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2004 World Technology Awards Winners & Finalists
Please describe the work that you are doing that you consider to be the most innovative and of the greatest likely long-term significance.
The Fuel Cell on Its Way to the Customer: DaimlerChrysler Presents the First Fleet of Passenger Cars and Buses
-30 Citaro fuel cell buses to be operated by transport undertakings in ten major European cities as of 2003 -Practical testing of 60 Mercedes-Benz A-Class "F-Cell" models by customers within the framework of cooperative ventures in Europe, the USA, Japan and Singapore -First results of one year of practical testing of a fuel-cell-powered Sprinter by Hermes Versand Service Eight years after the launch of the NECAR 1 concept study, DaimlerChrysler is now presenting the first fuel cell vehicles which will be deployed in fleets and tested by customers in Europe, the USA, Japan and Singapore. This will involve 30 Citaro city buses which will be supplied to transport undertakings in ten major European cities from 2003, as well as 60 Mercedes-Benz A-Class "F-Cell" models. These cars will likewise be operated and tested by customers within the framework of cooperative ventures in Europe, the USA, Japan and Singapore from 2003. With this step, DaimlerChrysler leaves the concept vehicle stage and sets another milestone on the way to the marketability of this promising propulsion technology.
Prof. Klaus-Dieter Vöhringer, responsible for Research on the DaimlerChrysler Board of Management: "Overcoming the dependence on crude oil and finding solutions to the energy problems of the future is one of the biggest challenges with which researchers and engineers are faced."
Since introducing the first NECAR (New Electric Car) in 1994, pioneer DaimlerChrysler has decisively advanced the fuel cell technology and presented 20 concept vehicles, thus demonstrating the technical feasibility of the revolutionary new propulsion principle employing the "fuel cell". The fuel cell functions as an electrochemical energy converter on board the vehicle to generate energy from hydrogen for an electric motor. The size and weight of the drive unit have been reduced considerably since then while performance has improved tremendously.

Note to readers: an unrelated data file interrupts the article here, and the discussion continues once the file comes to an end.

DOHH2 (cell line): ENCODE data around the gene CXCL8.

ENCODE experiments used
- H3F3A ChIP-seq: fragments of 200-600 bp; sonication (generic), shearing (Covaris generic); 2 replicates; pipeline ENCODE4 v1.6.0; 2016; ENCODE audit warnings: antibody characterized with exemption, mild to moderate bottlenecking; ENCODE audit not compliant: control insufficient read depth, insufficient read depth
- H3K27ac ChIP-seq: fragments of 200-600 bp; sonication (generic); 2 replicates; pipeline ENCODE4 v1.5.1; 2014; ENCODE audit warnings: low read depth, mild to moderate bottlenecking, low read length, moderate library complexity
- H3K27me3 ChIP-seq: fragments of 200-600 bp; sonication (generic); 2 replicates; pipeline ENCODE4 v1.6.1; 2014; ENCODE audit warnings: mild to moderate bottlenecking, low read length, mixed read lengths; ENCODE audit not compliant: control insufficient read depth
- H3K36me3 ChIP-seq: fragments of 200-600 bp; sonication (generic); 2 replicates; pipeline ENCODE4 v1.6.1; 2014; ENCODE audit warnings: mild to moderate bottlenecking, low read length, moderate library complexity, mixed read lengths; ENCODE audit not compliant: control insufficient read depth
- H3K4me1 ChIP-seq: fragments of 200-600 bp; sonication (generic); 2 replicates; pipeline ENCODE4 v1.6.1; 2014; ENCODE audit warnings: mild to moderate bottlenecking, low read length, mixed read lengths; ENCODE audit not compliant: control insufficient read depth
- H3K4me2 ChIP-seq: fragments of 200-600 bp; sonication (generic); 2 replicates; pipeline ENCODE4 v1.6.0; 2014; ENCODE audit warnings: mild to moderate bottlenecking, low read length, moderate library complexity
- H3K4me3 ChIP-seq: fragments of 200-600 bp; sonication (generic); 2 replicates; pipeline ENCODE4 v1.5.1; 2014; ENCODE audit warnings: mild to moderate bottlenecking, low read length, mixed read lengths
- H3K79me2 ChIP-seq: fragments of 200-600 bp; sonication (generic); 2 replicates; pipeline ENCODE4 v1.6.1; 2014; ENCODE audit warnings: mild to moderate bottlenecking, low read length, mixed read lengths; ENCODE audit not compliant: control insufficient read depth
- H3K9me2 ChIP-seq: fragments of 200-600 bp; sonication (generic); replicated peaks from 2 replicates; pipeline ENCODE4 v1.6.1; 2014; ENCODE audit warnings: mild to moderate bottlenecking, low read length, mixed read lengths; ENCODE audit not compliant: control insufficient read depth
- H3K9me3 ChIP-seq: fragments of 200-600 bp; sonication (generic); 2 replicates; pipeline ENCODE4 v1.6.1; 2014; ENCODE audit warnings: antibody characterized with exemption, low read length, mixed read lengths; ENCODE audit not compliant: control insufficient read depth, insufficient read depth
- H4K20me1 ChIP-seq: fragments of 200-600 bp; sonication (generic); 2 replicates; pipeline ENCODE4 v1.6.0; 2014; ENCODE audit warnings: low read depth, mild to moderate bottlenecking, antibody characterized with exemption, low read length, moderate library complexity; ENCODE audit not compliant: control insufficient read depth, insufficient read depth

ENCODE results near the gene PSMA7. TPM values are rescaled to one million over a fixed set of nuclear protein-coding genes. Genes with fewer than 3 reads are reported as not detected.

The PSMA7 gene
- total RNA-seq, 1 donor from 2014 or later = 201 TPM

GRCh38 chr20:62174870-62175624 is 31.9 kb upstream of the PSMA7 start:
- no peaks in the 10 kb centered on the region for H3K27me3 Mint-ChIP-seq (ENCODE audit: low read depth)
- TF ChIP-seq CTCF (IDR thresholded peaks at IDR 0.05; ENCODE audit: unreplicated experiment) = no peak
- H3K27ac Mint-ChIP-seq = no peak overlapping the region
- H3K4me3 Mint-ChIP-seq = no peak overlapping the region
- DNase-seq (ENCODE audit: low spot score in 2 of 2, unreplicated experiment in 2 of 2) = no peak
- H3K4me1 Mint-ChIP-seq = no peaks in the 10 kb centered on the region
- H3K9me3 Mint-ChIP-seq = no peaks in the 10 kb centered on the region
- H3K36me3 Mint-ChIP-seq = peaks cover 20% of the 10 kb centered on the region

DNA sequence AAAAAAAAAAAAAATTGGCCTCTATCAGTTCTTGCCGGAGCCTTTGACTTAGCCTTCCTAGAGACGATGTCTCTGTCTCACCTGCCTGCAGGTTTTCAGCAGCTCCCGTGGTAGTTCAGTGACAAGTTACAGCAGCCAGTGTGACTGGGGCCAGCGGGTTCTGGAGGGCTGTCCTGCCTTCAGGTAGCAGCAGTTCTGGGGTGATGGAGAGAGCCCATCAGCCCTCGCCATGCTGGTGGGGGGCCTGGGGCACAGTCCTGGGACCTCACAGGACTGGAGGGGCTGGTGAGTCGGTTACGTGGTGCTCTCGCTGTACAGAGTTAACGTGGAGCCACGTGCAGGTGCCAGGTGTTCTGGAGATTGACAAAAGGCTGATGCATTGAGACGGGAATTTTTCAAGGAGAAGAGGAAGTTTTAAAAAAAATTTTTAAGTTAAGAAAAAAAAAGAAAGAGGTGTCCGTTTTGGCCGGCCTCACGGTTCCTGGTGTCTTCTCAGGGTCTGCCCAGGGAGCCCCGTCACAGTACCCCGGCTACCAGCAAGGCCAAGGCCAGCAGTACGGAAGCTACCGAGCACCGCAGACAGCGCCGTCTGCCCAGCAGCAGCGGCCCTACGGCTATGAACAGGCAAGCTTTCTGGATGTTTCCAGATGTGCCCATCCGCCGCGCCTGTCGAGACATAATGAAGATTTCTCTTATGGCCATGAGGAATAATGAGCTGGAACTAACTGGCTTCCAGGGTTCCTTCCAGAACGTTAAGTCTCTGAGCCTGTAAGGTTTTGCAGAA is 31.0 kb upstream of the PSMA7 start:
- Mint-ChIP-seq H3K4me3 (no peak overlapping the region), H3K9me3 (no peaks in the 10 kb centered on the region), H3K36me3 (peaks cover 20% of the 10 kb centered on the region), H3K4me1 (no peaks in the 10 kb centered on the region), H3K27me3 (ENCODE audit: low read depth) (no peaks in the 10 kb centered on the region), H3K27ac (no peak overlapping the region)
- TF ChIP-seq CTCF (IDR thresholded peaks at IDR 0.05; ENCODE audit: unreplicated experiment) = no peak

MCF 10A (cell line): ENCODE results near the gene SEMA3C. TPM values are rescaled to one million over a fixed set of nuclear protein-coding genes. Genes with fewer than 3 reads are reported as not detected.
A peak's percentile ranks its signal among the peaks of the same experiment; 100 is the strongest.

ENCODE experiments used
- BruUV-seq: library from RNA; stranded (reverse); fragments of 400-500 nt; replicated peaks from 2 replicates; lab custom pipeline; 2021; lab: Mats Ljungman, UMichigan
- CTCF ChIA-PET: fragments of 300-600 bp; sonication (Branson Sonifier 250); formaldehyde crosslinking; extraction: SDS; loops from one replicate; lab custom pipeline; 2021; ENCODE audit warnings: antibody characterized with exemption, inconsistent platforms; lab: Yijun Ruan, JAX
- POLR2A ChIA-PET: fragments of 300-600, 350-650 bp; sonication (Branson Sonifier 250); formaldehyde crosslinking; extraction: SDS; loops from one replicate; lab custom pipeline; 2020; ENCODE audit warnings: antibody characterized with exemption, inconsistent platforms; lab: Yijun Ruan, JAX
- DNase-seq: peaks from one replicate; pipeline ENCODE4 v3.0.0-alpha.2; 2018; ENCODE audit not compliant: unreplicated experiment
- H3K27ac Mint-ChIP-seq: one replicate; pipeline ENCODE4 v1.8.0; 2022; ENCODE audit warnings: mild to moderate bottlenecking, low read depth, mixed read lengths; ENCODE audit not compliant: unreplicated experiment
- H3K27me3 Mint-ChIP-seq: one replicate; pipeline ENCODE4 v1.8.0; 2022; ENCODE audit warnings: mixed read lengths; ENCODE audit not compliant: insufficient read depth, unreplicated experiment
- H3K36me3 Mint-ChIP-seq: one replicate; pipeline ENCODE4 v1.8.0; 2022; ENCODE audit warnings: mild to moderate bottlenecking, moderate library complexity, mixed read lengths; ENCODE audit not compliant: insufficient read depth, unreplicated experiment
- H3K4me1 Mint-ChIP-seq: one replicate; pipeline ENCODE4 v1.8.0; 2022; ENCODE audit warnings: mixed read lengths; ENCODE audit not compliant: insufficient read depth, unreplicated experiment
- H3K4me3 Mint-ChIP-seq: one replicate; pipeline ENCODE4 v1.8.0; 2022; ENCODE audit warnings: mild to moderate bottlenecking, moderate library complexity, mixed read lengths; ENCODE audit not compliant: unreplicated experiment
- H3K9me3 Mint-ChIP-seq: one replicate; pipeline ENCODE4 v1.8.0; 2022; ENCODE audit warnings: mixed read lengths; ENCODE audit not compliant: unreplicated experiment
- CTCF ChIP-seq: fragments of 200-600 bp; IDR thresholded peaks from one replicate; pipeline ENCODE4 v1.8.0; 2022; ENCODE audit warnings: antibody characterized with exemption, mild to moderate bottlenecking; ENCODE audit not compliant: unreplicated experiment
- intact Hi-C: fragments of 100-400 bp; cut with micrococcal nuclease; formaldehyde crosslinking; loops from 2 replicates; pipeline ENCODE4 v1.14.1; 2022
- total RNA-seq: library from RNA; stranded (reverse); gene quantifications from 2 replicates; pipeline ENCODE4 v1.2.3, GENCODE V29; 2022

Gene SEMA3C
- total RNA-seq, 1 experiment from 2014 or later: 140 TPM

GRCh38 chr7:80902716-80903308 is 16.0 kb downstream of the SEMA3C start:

Mercedes-Benz A-Class "F-Cell", the first car to grow out of the research stage go on the road Now, with the Mercedes-Benz A-Class "F-Cell", the first cars to grow out of the research stage go on the road. The cars in this fleet feature a special, innovative interior design, offer just as much space as the production cars and are being manufactured under near-standard conditions. The development of this technology will now be furthered mainly in practical operation. The A-Class "F-Cell" marks a milestone in automotive history and once again demonstrates the technological competence of the company.
Prof. Jürgen Hubbert, member of the DaimlerChrysler Board of Management with responsibility for the Mercedes-Benz, Maybach and smart Passenger Car Division: "The fuel cell technology gives us the opportunity to bring mobility together with environmental compatibility and so make a major contribution to society. To enable the fuel cell to go on the market in the foreseeable future, most importantly the fuel and infrastructure issues must be clarified in a worldwide initiative, jointly with the political community, the mineral oil industry and the energy sector. But development engineers, too, still face numerous challenges, referring mainly to the further reduction of weight and cost and the improvement of reliability and durability. In this field, manufacturers should cooperate more intensively so as to promote the breakthrough of this key technology."